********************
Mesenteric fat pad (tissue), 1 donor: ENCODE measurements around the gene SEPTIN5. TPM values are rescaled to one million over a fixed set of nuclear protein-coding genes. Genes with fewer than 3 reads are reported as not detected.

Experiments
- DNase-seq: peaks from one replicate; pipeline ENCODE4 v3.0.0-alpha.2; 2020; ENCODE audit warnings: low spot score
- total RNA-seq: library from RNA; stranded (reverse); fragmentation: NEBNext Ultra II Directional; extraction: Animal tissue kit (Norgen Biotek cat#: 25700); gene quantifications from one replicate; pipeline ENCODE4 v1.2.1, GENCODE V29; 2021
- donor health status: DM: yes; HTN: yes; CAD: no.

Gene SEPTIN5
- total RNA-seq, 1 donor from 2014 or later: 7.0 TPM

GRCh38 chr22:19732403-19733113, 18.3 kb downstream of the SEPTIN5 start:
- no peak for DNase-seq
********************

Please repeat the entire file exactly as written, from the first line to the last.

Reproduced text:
Mesenteric fat pad (tissue), 1 donor: ENCODE measurements around the gene SEPTIN5. TPM values are rescaled to one million over a fixed set of nuclear protein-coding genes. Genes with fewer than 3 reads are reported as not detected.

Experiments
- DNase-seq: peaks from one replicate; pipeline ENCODE4 v3.0.0-alpha.2; 2020; ENCODE audit warnings: low spot score
- total RNA-seq: library from RNA; stranded (reverse); fragmentation: NEBNext Ultra II Directional; extraction: Animal tissue kit (Norgen Biotek cat#: 25700); gene quantifications from one replicate; pipeline ENCODE4 v1.2.1, GENCODE V29; 2021
- donor health status: DM: yes; HTN: yes; CAD: no.

Gene SEPTIN5
- total RNA-seq, 1 donor from 2014 or later: 7.0 TPM

GRCh38 chr22:19732403-19733113, 18.3 kb downstream of the SEPTIN5 start:
- no peak for DNase-seq